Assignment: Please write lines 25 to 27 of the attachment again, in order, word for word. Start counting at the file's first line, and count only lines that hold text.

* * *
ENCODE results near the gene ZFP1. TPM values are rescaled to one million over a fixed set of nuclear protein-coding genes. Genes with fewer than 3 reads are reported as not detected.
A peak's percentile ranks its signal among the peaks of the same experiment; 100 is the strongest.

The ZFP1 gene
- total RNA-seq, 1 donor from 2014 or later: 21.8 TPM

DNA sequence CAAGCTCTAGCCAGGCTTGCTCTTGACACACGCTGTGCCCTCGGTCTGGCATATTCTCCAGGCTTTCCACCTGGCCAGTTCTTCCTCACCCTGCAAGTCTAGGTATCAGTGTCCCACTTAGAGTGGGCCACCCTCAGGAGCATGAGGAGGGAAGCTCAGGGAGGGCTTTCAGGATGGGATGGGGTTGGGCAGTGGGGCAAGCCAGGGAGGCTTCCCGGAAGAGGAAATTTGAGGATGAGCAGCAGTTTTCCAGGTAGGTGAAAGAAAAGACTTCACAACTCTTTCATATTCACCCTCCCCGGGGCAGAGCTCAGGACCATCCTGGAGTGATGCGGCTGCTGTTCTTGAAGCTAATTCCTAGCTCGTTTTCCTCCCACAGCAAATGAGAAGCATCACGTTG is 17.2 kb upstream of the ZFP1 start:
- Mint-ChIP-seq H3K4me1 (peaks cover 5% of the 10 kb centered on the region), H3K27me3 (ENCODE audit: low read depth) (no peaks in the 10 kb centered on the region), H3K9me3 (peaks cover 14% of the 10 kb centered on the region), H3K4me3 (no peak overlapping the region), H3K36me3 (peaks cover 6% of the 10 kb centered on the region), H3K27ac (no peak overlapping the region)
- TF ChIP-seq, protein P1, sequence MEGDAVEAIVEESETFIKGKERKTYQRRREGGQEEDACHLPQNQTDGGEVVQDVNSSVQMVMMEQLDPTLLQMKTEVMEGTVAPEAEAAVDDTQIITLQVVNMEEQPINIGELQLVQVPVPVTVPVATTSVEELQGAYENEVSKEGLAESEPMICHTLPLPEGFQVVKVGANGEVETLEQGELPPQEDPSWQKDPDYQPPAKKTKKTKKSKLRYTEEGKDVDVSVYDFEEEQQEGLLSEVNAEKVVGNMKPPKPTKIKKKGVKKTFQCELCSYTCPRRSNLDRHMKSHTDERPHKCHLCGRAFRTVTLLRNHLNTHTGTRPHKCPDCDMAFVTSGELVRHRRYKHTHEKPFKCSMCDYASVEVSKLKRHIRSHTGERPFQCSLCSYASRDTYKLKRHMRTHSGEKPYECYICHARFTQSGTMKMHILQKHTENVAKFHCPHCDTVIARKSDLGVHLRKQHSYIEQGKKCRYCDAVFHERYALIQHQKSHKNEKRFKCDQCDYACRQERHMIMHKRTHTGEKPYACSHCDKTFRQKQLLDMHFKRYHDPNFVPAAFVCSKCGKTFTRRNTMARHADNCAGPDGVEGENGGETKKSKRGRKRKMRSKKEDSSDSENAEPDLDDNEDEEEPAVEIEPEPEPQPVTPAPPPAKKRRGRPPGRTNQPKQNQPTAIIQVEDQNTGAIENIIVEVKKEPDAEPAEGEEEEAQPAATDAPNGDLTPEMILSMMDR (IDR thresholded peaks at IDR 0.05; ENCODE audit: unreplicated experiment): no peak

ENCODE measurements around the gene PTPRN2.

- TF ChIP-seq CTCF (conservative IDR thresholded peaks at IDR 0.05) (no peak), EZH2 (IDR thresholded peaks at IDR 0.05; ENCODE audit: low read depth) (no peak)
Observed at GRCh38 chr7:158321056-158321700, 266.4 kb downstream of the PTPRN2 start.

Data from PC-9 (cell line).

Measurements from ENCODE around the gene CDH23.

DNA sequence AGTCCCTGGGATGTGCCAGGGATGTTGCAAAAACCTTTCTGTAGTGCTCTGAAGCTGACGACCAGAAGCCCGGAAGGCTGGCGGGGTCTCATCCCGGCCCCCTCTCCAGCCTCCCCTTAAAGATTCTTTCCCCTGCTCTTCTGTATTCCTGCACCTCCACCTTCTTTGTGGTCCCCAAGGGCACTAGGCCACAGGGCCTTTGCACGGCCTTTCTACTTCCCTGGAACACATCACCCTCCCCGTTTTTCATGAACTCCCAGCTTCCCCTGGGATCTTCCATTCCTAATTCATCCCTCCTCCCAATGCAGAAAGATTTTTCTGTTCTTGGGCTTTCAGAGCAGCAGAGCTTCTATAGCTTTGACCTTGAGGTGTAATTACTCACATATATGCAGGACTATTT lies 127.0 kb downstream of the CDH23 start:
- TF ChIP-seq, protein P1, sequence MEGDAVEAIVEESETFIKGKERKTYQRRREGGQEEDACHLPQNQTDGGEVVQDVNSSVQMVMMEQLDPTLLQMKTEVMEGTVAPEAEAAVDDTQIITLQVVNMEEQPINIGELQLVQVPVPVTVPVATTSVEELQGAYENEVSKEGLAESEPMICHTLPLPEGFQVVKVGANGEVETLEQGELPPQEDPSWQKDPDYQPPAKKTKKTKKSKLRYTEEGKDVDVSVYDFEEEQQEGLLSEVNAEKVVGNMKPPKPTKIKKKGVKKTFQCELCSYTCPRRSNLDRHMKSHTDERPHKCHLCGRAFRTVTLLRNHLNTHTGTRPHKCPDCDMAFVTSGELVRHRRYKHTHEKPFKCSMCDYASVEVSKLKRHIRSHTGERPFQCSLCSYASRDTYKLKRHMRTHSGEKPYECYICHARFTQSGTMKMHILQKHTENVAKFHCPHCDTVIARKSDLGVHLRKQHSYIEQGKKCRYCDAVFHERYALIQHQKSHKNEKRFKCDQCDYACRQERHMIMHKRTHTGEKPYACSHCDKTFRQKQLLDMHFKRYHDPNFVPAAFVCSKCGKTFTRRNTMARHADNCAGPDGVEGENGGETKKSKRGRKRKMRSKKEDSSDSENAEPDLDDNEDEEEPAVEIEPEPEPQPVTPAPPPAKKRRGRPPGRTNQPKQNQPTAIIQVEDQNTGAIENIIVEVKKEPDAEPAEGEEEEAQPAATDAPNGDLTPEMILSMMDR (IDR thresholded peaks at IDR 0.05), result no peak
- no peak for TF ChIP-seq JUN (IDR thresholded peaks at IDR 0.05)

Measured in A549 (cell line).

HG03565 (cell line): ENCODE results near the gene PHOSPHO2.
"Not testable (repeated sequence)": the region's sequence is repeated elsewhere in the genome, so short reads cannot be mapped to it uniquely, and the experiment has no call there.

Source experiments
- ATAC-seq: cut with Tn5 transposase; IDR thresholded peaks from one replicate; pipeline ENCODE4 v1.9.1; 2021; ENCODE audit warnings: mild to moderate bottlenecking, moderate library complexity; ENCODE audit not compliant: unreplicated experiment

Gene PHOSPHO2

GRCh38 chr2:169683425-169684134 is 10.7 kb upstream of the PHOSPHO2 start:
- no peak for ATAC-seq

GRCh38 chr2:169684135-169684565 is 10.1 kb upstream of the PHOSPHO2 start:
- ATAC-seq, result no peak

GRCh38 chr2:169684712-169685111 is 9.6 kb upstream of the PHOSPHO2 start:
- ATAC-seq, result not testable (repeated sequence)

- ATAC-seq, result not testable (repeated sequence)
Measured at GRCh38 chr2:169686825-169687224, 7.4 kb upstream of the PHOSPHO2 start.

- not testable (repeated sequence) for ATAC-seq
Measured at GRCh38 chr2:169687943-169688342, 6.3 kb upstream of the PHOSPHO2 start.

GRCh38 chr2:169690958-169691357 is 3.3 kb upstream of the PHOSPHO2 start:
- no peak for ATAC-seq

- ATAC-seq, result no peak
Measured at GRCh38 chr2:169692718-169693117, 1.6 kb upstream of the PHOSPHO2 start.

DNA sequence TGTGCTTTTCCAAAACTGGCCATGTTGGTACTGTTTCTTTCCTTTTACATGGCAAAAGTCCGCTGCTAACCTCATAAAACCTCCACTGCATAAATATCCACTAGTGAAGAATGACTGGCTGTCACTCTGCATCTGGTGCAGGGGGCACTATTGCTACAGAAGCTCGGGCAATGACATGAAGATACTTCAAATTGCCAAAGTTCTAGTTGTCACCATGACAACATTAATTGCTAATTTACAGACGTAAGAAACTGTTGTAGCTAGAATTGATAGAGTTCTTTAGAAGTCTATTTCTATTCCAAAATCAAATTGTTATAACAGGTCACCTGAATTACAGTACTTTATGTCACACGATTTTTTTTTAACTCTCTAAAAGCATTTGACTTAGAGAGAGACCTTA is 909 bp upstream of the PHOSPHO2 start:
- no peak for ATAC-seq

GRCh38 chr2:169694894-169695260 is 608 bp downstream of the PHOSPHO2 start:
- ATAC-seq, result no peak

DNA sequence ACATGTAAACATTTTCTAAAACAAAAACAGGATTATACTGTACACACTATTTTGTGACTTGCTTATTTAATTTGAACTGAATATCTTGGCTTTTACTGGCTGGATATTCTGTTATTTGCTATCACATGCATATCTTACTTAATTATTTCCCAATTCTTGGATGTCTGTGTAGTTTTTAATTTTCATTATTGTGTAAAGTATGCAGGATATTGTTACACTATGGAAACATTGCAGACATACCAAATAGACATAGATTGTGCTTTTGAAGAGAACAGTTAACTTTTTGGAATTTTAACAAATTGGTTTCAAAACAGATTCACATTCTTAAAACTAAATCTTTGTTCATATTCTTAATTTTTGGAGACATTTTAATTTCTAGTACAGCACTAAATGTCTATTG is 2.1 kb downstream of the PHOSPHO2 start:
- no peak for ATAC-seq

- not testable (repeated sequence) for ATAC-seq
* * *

- ATAC-seq, result no peak

GRCh38 chr2:169684712-169685111 is 9.6 kb upstream of the PHOSPHO2 start:
- ATAC-seq, result not testable (repeated sequence)